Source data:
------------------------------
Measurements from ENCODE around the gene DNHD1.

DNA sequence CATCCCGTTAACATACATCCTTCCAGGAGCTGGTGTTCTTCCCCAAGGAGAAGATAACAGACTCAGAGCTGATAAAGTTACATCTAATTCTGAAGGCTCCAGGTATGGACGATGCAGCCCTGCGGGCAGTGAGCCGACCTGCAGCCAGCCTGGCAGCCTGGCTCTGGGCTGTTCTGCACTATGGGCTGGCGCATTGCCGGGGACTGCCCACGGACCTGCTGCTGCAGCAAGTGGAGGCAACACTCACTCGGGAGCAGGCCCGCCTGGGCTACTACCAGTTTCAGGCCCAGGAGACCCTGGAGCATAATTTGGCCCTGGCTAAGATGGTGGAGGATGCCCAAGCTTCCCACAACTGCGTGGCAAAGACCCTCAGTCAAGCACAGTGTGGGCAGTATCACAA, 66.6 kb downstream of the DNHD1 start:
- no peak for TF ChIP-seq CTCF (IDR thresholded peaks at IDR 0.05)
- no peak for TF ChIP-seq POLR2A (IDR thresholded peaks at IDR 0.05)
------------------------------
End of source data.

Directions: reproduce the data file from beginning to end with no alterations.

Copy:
Measurements from ENCODE around the gene DNHD1.

DNA sequence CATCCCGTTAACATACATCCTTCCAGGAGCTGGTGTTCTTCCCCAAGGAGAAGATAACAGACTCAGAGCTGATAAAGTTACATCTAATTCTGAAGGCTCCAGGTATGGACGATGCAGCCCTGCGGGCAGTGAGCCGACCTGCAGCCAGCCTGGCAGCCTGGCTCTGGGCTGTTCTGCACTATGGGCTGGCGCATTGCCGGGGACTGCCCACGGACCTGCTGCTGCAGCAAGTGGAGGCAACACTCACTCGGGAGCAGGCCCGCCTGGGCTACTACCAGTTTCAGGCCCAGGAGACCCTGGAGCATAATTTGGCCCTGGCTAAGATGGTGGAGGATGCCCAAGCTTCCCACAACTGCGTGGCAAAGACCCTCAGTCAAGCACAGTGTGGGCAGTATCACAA, 66.6 kb downstream of the DNHD1 start:
- no peak for TF ChIP-seq CTCF (IDR thresholded peaks at IDR 0.05)
- no peak for TF ChIP-seq POLR2A (IDR thresholded peaks at IDR 0.05)